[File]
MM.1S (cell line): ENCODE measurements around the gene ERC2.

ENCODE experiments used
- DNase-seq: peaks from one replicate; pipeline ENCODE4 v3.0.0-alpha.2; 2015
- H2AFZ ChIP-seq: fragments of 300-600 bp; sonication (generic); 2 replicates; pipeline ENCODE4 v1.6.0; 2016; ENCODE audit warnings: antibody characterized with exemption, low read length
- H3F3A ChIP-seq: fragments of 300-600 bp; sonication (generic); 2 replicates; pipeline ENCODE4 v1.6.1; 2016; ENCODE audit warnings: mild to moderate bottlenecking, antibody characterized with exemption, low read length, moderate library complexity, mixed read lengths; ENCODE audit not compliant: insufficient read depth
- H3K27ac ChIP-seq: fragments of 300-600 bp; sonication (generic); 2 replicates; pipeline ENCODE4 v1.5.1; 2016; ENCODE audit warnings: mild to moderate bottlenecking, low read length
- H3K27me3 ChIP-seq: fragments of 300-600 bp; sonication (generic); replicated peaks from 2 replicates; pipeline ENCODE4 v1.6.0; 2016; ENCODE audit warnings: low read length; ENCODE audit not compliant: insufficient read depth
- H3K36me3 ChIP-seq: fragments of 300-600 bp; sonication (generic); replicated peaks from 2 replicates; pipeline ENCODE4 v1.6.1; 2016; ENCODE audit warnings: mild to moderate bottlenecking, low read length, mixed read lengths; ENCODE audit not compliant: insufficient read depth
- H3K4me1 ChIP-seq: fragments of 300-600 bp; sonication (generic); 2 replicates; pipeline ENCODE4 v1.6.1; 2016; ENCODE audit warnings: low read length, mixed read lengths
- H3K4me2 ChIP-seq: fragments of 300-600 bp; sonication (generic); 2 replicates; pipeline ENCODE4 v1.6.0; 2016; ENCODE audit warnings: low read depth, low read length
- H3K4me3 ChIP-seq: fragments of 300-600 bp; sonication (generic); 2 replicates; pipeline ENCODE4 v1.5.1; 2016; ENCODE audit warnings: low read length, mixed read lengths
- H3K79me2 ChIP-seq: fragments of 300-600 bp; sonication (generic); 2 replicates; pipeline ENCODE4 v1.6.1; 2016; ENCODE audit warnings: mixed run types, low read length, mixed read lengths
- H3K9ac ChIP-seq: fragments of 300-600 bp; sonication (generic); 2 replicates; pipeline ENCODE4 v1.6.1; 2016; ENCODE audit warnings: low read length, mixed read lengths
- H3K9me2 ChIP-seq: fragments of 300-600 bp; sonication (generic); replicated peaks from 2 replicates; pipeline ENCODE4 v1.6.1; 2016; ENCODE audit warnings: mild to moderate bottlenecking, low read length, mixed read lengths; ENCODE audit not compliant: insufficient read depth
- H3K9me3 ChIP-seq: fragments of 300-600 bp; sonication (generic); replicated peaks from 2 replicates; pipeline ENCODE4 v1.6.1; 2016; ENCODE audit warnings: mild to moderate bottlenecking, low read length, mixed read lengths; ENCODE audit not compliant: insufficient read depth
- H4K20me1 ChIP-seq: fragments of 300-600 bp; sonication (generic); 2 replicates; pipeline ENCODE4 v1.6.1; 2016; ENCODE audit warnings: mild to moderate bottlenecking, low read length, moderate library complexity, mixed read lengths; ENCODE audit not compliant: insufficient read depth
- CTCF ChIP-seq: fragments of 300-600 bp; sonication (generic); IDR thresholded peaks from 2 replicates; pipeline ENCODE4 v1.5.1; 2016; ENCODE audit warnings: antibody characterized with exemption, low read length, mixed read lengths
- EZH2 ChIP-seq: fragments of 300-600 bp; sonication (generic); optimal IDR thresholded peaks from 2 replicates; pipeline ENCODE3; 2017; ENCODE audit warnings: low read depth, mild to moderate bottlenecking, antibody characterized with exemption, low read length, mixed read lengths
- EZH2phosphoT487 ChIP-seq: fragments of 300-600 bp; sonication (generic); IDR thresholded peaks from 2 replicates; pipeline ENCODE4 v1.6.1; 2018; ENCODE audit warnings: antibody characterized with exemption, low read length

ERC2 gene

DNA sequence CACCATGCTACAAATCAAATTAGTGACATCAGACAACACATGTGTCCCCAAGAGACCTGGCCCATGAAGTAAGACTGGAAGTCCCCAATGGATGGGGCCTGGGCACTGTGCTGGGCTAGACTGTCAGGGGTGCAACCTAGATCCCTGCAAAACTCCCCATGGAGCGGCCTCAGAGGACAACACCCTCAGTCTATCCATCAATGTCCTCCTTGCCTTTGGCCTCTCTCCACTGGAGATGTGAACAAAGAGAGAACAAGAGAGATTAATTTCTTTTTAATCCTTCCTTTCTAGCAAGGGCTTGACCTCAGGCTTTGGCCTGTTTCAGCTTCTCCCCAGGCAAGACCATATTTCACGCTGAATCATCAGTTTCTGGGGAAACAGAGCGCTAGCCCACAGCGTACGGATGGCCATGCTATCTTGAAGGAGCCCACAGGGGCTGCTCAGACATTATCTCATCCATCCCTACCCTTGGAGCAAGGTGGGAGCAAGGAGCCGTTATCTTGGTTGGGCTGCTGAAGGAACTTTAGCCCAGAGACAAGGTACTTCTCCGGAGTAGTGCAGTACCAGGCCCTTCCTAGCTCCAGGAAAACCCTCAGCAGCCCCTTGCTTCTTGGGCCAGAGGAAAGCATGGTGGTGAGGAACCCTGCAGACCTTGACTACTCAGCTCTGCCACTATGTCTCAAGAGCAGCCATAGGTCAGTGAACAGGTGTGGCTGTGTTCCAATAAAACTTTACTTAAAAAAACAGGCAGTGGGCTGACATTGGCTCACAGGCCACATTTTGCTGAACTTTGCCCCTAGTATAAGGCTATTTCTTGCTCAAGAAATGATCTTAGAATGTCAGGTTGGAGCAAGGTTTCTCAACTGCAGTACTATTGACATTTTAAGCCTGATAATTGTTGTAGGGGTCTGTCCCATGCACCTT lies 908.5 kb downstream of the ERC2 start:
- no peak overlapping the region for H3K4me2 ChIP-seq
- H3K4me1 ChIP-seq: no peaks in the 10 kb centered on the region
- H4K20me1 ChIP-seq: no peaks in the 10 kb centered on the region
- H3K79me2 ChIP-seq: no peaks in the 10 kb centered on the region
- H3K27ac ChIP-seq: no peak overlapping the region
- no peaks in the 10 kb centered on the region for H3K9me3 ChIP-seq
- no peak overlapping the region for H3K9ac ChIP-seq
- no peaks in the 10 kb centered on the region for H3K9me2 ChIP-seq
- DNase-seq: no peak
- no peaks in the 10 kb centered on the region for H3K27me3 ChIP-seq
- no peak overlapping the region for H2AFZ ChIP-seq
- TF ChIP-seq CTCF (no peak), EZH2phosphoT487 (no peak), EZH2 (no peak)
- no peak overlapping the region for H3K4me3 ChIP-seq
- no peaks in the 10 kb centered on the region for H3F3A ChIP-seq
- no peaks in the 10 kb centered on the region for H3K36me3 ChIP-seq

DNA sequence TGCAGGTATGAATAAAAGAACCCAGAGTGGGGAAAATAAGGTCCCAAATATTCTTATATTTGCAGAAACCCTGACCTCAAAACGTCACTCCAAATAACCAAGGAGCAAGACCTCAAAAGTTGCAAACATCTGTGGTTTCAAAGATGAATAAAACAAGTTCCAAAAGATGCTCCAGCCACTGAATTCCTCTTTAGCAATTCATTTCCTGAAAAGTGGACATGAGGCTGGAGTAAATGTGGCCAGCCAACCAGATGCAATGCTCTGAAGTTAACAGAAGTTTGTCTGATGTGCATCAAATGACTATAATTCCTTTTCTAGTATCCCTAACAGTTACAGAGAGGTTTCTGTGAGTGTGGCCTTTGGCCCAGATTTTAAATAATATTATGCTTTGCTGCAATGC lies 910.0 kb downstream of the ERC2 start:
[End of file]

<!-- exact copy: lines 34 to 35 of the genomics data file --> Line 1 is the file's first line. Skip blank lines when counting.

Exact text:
- no peak overlapping the region for H3K4me3 ChIP-seq
- no peaks in the 10 kb centered on the region for H3F3A ChIP-seq